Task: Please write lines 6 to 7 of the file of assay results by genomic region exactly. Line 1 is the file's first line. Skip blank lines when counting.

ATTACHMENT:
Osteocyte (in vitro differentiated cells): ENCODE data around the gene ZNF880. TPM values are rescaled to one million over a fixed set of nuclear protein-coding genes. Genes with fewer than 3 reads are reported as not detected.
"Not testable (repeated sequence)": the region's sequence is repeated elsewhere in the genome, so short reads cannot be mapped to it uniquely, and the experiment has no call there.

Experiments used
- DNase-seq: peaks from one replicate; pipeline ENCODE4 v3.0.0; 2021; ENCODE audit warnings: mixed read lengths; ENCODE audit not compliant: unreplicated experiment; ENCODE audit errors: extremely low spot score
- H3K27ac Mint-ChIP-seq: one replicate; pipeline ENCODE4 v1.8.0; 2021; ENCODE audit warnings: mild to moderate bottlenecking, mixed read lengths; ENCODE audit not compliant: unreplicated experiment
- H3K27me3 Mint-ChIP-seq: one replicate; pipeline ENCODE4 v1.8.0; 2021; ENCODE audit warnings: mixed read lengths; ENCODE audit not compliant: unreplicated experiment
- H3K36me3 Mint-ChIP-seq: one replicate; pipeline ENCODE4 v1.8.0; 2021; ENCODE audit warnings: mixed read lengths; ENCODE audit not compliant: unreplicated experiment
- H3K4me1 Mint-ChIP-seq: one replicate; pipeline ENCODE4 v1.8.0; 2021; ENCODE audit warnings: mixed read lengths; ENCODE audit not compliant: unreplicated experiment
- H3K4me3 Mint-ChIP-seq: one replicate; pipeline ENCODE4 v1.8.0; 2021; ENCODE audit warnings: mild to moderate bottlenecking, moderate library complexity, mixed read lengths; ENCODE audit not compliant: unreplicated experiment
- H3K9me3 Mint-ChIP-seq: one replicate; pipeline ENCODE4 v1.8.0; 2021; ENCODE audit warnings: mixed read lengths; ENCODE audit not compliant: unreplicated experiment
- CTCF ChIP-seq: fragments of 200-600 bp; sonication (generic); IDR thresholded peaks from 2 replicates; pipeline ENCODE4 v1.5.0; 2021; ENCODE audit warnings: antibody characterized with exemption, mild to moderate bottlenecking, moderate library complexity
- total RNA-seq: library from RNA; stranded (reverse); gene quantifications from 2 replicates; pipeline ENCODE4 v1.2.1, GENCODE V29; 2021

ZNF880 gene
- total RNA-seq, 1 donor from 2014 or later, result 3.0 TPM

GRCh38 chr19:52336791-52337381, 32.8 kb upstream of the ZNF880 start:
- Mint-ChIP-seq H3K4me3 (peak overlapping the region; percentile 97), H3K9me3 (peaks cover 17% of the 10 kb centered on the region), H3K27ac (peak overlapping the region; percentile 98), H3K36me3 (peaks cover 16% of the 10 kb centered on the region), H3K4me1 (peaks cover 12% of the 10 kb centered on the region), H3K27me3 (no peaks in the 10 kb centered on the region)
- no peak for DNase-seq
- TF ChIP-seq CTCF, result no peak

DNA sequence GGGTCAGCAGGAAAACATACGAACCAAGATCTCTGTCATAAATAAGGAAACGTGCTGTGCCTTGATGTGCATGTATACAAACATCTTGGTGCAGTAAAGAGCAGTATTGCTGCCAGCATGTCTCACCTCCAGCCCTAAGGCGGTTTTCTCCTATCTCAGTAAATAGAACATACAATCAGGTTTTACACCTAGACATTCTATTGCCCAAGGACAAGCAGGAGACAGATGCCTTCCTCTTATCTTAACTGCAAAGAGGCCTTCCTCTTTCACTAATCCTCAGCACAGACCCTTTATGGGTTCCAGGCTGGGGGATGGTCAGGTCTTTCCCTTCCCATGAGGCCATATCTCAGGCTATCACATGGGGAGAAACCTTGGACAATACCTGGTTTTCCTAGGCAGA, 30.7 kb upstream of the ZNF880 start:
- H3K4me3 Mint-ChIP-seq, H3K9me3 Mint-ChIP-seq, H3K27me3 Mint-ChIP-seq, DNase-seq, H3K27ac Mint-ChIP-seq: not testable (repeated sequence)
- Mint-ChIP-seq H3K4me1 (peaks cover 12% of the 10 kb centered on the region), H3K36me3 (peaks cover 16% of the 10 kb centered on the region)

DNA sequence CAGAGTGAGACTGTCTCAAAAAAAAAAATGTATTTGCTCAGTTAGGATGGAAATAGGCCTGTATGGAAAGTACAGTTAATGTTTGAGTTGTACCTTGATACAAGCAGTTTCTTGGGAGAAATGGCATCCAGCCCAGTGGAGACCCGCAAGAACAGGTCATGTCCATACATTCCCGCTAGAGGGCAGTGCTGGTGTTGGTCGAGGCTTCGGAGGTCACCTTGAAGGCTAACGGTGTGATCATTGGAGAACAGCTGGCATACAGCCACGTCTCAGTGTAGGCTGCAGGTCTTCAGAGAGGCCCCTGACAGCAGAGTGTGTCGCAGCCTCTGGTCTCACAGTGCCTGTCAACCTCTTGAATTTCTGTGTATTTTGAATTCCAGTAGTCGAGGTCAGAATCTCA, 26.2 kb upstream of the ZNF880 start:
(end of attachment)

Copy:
- H3K27me3 Mint-ChIP-seq: one replicate; pipeline ENCODE4 v1.8.0; 2021; ENCODE audit warnings: mixed read lengths; ENCODE audit not compliant: unreplicated experiment
- H3K36me3 Mint-ChIP-seq: one replicate; pipeline ENCODE4 v1.8.0; 2021; ENCODE audit warnings: mixed read lengths; ENCODE audit not compliant: unreplicated experiment